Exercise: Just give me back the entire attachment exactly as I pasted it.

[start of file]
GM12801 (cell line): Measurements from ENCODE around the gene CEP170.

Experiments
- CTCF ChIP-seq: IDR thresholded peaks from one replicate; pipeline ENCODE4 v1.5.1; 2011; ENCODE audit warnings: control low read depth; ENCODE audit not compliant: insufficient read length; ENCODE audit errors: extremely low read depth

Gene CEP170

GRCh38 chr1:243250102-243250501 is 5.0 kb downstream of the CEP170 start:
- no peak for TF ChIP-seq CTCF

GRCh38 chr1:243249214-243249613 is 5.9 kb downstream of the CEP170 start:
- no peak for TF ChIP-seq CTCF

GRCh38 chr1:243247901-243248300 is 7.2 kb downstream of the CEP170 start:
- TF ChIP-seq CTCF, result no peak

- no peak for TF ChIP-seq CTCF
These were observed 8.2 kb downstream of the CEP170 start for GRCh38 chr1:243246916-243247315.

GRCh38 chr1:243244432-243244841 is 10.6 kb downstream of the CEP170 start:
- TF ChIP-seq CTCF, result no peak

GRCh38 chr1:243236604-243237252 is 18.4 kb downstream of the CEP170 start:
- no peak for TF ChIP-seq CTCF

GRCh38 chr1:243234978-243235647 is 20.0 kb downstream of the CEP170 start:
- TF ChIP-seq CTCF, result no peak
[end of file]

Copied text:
GM12801 (cell line): Measurements from ENCODE around the gene CEP170.

Experiments
- CTCF ChIP-seq: IDR thresholded peaks from one replicate; pipeline ENCODE4 v1.5.1; 2011; ENCODE audit warnings: control low read depth; ENCODE audit not compliant: insufficient read length; ENCODE audit errors: extremely low read depth

Gene CEP170

GRCh38 chr1:243250102-243250501 is 5.0 kb downstream of the CEP170 start:
- no peak for TF ChIP-seq CTCF

GRCh38 chr1:243249214-243249613 is 5.9 kb downstream of the CEP170 start:
- no peak for TF ChIP-seq CTCF

GRCh38 chr1:243247901-243248300 is 7.2 kb downstream of the CEP170 start:
- TF ChIP-seq CTCF, result no peak

- no peak for TF ChIP-seq CTCF
These were observed 8.2 kb downstream of the CEP170 start for GRCh38 chr1:243246916-243247315.

GRCh38 chr1:243244432-243244841 is 10.6 kb downstream of the CEP170 start:
- TF ChIP-seq CTCF, result no peak

GRCh38 chr1:243236604-243237252 is 18.4 kb downstream of the CEP170 start:
- no peak for TF ChIP-seq CTCF

GRCh38 chr1:243234978-243235647 is 20.0 kb downstream of the CEP170 start:
- TF ChIP-seq CTCF, result no peak